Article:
Buenos Aires alone has more bookstores per person than any other city in the world – just enough for inquisitive Argentinians to indulge their literary cravings
The country’s capital Buenos Aires has more bookshops per inhabitant than any other city in the world, according to a recent study by the World Cities Culture Forum.
With a population of around 2.8 million, Buenos Aires has at least 734 bookstores – roughly 25 bookshops for every 100,000 inhabitants. Worldwide, only Hong Kong comes close, with 22 bookshops per 100,000, followed by Madrid in a distant third with just 16 and compared to a mere 10 bookshops for every 100,000 for London.
A century ago, Buenos Aires was the shining capital of one of the wealthiest countries of the world. European immigrants poured into Buenos Aires, creating a multicultural environment in which culture and the arts thrived.
Amazon does not have an Argentinian site and import restrictions make it a bureaucratic nightmare to purchase books from international internet sellers.
That is perhaps unsurprising, considering the grandeur of the shop’s setting: opened as a theatre in 1919 and converted into a giant bookstore 15 years ago, the Grand Splendid still boasts the beautiful ceiling frescoes painted by an Italian artist almost a century ago. Around 1 million customers visit it each year to browse through its gargantuan 21,000 square feet showroom, or withdraw into one of the old theatre boxes perched for a leisurely read.
Argentina is one of the most prolific book publishers in Latin America, and the number of titles published has grown steadily each year, from 16,092 in 2004 to 28,010 last year. The total number of books printed in 2014 was 123m.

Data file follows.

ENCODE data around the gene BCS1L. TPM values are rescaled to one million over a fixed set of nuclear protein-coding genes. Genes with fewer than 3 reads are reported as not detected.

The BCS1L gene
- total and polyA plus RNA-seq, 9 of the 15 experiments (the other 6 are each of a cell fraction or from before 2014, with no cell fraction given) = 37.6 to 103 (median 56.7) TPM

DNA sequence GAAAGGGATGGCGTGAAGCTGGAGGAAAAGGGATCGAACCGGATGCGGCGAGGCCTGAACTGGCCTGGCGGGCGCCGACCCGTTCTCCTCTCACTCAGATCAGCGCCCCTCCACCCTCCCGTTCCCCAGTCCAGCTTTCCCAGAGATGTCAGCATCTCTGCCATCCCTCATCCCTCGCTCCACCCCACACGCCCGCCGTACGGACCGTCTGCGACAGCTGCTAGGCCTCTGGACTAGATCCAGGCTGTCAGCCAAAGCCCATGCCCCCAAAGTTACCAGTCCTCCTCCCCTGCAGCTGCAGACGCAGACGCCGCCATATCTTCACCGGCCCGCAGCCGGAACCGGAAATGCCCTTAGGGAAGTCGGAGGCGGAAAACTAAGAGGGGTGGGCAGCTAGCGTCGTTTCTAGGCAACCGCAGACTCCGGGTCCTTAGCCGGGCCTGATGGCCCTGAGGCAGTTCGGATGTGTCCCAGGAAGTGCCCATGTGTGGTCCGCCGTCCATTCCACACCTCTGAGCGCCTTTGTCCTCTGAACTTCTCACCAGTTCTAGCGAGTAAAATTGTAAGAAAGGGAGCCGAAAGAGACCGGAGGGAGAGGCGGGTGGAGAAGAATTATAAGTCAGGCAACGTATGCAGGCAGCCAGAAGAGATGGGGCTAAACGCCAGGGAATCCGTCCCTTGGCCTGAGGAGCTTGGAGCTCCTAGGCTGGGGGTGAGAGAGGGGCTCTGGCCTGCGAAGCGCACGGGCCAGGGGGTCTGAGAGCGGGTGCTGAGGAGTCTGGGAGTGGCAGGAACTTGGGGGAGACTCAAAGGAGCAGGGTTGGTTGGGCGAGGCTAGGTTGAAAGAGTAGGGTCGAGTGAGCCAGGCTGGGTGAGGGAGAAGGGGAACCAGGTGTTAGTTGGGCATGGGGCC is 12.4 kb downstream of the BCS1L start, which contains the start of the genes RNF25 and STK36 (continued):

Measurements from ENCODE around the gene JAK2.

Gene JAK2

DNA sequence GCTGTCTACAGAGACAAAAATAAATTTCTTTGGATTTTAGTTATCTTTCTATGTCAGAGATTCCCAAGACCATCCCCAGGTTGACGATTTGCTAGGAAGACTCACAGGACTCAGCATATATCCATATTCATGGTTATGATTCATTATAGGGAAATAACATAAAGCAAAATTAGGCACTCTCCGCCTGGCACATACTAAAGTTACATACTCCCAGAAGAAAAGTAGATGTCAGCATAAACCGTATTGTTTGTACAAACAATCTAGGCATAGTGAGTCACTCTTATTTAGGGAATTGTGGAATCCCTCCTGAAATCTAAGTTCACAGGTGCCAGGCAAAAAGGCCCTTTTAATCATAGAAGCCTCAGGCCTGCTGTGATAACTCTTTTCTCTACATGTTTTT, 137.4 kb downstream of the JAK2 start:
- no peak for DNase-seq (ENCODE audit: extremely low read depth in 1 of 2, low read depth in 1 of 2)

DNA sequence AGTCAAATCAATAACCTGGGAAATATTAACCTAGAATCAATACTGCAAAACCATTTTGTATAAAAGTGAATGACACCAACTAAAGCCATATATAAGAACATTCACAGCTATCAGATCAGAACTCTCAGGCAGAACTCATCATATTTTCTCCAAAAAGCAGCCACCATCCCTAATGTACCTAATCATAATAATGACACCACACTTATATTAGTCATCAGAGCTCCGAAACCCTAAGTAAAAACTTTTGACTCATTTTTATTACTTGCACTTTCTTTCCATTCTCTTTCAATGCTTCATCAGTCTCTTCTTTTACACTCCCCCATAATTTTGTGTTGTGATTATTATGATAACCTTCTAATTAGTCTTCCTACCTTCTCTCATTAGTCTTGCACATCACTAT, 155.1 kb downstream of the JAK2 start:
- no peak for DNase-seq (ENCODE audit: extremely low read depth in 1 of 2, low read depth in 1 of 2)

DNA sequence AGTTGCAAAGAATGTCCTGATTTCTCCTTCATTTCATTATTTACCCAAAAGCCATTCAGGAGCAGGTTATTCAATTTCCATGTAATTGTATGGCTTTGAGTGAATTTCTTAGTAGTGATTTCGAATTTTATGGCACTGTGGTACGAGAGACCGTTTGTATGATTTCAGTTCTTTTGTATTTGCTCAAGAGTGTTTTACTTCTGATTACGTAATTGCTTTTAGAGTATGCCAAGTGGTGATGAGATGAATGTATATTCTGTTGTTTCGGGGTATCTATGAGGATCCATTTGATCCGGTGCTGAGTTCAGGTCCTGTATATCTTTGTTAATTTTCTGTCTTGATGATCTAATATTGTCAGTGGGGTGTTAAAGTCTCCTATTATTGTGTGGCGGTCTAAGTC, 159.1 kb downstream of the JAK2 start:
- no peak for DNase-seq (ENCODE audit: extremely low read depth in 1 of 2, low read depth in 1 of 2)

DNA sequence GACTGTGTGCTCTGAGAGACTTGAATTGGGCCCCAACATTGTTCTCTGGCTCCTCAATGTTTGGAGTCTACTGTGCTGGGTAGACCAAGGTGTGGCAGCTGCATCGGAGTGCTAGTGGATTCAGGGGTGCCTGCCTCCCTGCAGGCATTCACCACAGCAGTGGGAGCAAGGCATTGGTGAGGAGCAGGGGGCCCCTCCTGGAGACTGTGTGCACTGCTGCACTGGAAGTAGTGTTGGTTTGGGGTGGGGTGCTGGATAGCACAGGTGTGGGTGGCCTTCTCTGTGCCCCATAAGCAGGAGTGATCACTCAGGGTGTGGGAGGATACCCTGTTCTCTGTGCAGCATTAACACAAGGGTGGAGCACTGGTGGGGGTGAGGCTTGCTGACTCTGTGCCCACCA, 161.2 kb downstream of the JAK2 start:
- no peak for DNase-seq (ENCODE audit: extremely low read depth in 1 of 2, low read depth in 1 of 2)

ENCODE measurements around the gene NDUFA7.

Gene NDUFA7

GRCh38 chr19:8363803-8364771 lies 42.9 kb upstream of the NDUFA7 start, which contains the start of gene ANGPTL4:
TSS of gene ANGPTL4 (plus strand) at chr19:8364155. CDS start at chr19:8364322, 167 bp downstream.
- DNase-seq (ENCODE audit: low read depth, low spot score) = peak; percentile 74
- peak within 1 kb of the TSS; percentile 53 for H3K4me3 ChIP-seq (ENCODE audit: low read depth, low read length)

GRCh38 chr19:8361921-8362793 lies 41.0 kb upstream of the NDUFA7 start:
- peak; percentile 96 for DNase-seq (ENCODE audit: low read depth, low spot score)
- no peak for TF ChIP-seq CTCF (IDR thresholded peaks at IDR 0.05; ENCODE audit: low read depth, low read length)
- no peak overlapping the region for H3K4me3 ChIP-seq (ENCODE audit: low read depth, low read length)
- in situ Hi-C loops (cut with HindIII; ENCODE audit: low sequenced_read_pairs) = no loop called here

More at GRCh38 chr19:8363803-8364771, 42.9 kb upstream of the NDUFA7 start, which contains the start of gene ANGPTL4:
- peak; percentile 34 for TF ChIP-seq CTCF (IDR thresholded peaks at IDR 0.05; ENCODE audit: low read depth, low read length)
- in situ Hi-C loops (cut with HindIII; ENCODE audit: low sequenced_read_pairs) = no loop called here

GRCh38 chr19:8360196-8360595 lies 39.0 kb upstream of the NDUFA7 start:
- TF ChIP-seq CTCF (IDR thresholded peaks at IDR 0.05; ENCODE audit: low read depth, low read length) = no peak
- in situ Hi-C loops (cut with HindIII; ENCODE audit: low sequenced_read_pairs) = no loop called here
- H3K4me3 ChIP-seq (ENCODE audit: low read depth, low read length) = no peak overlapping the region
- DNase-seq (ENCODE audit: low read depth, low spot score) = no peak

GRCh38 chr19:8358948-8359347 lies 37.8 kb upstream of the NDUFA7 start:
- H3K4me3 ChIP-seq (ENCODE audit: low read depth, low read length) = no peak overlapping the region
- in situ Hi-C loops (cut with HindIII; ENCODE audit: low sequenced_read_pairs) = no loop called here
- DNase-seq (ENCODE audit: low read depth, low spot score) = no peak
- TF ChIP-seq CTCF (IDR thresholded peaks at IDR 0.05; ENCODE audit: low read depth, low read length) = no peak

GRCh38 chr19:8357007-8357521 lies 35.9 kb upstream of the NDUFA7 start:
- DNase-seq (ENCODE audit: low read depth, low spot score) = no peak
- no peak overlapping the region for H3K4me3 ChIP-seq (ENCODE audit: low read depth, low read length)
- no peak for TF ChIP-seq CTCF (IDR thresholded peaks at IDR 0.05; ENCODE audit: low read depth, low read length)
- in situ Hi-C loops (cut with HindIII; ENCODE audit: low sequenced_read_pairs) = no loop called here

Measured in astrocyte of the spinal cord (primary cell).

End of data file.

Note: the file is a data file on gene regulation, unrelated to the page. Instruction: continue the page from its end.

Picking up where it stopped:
Publishing experts have also linked the country’s love for reading to its obsession with psychoanalysis: Argentina has more psychologists per inhabitant than any other country in the world, and according to Virginia Ungar, a member of the Buenos Aires Psychoanalytical Association, the habitual introspection of therapy makes Argentinians ideal readers.
“Psychoanalysis, reading and the arts in general are all linked because they are all an inquiry into the depths of personality. Both literature and psychoanalysis work with the word,” said Ungar, who is president-elect of the International Psychoanalytical Association founded by Sigmund Freud in 1910.
It is not only the market for new books which is thriving: Buenos Aires also has a total of 102 rare and secondhand bookshops, far outranking London with only 68 or Berlin, with only six, and only third in terms of secondhand bookshops per inhabitant after Johannesburg and Tokyo, most of them congregated along Avenida Corrientes.
The city’s unusual hours – people often meet for dinner at 11pm, and shops stay open until after midnight – also play a role, said Ignacio Iraola, general manager of the Argentinian branch of the Spanish publishing behemoth Planeta.
“Buenos Aires is a city that wakes up late and the day stretches out into the early hours,” he said. “Avenida Corrientes is like a long, open bookshop that never sleeps.”